Alignment of helical membrane protein sequences using AlignMe

Few sequence alignment methods have been designed specifically for integral membrane proteins, even though these important proteins have distinct evolutionary and structural properties that might affect their alignments.
Few sequence alignment methods have been designed specifically for integral membrane proteins, even though these important proteins have distinct evolutionary and structural properties that might affect their alignments. Existing approaches typically consider membrane-related information either by using membrane-specific substitution matrices or by assigning distinct penalties for gap creation in transmembrane and non-transmembrane regions. Here, we ask whether favoring matching of predicted transmembrane segments within a standard dynamic programming algorithm can improve the accuracy of pairwise membrane protein sequence alignments. We tested various strategies using a specifically designed program called AlignMe. An updated set of homologous membrane protein structures, called HOMEP2, was used as a reference for optimizing the gap penalties. The best of the membrane-protein optimized approaches were then tested on an independent reference set of membrane protein sequence alignments from the BAliBASE collection. When secondary structure (S) matching was combined with evolutionary information (using a position-specific substitution matrix (P)), in an approach we called AlignMePS, the resultant pairwise alignments were typically among the most accurate over a broad range of sequence similarities when compared to available methods. Matching transmembrane predictions (T), in addition to evolutionary information, and secondary-structure predictions, in an approach called AlignMePST, generally reduces the accuracy of the alignments of closely-related proteins in the BAliBASE set relative to AlignMePS, but may be useful in cases of extremely distantly related proteins for which sequence information is less informative. The open source AlignMe code is available at https://sourceforge.net/projects/alignme​/, and at http://www.forrestlab.org, along with an online server and the HOMEP2 data set.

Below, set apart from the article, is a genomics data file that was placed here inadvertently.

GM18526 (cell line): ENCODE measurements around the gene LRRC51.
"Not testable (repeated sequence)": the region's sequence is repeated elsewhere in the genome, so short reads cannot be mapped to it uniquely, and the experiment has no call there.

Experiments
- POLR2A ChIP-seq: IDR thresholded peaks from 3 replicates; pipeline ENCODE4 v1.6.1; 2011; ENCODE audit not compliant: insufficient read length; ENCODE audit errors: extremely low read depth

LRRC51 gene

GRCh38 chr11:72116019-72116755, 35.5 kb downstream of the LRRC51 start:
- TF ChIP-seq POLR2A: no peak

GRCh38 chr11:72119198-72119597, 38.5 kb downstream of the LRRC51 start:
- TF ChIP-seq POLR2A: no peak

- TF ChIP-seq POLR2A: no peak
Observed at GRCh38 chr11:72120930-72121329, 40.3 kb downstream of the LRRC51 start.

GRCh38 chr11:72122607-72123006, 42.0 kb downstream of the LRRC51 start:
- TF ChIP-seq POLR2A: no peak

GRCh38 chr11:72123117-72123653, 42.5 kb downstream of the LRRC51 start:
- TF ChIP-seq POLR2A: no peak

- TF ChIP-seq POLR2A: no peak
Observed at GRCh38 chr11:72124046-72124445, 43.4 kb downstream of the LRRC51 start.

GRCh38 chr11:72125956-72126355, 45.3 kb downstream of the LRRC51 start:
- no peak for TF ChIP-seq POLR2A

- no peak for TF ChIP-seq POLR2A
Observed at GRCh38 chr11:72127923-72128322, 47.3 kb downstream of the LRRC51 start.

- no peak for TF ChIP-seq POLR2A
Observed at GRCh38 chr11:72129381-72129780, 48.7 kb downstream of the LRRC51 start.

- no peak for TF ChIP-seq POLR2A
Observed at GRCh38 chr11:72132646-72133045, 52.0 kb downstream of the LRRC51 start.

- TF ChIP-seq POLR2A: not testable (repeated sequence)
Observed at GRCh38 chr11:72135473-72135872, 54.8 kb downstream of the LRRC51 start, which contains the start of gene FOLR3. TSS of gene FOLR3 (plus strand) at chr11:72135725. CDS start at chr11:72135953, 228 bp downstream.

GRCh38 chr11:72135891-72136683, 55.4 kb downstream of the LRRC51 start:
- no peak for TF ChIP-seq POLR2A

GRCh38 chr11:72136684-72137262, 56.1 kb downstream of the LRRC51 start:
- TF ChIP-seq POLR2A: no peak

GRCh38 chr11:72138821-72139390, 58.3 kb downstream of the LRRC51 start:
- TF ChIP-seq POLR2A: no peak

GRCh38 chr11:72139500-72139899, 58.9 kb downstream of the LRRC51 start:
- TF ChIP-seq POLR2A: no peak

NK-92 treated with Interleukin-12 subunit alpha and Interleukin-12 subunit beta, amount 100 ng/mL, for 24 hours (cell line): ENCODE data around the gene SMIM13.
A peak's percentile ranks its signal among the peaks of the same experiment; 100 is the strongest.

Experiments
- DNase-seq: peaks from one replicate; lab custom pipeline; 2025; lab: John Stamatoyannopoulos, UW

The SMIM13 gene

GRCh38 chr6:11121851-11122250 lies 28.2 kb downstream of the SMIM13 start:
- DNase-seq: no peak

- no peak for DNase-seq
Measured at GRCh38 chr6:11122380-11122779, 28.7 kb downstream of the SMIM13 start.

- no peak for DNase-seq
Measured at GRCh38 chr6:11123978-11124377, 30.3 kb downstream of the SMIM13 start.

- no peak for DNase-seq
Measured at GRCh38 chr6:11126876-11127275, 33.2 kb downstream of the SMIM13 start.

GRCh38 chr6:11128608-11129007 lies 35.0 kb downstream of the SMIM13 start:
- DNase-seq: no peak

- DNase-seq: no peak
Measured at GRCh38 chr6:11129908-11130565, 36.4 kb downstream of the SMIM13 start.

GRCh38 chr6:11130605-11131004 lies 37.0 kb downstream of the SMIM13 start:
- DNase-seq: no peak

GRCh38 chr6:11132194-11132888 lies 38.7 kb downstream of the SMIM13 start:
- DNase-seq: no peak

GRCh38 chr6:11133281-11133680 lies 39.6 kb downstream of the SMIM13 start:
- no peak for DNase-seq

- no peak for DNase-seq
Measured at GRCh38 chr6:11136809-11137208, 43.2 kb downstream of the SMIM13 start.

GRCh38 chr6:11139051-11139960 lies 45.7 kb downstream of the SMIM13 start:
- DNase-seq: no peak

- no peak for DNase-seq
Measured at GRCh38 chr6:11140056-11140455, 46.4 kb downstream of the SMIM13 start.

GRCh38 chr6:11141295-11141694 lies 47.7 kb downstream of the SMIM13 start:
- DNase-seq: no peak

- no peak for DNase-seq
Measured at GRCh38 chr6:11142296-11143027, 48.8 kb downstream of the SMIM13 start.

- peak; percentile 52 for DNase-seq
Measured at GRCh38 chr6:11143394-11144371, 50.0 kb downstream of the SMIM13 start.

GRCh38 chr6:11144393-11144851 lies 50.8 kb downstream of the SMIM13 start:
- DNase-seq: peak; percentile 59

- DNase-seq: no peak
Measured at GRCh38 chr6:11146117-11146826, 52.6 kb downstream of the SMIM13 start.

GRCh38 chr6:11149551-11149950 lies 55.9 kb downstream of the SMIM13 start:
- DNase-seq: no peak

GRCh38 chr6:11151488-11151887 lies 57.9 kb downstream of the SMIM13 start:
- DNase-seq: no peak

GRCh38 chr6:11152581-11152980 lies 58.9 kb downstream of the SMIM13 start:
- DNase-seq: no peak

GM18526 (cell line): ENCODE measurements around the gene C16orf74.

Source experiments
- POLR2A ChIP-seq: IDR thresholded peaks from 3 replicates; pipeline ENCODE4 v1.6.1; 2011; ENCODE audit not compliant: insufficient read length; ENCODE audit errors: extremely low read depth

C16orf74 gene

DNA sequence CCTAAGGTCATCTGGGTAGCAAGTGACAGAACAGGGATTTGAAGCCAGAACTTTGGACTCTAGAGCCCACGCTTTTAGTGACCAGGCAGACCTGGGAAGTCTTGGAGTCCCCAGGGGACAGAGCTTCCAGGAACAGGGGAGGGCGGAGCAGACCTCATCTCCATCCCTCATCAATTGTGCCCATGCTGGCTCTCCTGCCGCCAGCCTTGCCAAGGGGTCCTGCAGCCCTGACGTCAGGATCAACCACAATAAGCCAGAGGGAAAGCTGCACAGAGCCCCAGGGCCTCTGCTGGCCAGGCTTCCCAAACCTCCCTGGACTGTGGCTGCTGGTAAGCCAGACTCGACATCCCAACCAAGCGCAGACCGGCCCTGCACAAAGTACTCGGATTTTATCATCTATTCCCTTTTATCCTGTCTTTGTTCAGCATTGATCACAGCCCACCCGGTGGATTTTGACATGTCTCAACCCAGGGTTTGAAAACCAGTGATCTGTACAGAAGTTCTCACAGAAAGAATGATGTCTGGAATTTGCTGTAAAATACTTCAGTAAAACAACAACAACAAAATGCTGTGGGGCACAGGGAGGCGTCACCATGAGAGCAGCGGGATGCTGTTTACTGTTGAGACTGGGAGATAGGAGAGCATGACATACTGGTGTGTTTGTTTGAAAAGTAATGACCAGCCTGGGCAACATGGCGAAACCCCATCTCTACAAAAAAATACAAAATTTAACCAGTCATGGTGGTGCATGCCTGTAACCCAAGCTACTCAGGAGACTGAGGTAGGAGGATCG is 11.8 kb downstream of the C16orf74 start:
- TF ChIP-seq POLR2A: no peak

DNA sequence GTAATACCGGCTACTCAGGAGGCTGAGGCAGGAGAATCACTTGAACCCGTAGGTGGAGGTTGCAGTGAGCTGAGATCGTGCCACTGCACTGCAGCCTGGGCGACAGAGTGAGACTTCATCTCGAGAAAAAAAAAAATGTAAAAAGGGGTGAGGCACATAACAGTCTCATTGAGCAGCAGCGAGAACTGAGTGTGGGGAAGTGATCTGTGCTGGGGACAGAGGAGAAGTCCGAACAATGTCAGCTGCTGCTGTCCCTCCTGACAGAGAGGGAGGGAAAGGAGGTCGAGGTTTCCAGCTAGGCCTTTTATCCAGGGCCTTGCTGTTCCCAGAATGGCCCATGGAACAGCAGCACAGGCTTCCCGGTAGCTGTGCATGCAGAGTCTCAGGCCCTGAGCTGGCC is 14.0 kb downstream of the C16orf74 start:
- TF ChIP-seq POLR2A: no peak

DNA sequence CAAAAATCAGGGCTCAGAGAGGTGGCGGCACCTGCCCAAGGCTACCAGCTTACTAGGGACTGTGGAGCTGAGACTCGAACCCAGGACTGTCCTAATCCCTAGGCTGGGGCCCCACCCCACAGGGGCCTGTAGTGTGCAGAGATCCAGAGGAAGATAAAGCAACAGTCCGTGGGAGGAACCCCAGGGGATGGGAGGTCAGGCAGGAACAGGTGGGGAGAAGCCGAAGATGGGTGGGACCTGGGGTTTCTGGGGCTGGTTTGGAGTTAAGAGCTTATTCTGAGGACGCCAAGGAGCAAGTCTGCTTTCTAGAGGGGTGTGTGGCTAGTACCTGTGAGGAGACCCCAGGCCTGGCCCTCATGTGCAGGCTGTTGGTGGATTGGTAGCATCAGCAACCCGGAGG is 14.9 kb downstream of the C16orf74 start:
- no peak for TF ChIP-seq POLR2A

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Metadaten
Author:Marcus Stamm, René Staritzbichler, Kamil Khafizov, Lucy R. Forrest
URN:urn:nbn:de:hebis:30:3-259451
DOI:http://dx.doi.org/10.1371/journal.pone.0057731
ISSN:1932-6203
Pubmed Id:http://www.ncbi.nlm.nih.gov/pubmed?term=23469223
Parent Title (English):PLoS One
Publisher:PLoS
Place of publication:Lawrence, Kan.
Document Type:Article
Language:English
Date of Publication (online):2013/03/04
Date of first Publication:2013/03/04
Publishing Institution:Universitätsbibliothek Johann Christian Senckenberg
Release Date:2013/03/13
Volume:8
Issue:(3): e57731
Pagenumber:15
First Page:1
Last Page:15
Note:
Copyright: © 2013 Stamm et al. This is an open-access article distributed under the terms of the Creative Commons Attribution License, which permits unrestricted use, distribution, and reproduction in any medium, provided the original author and source are credited.
HeBIS PPN:448150492
Institutes:Medizin
Dewey Decimal Classification:610 Medizin und Gesundheit
Sammlungen:Universitätspublikationen
Licence (German):License LogoCreative Commons - Namensnennung 3.0

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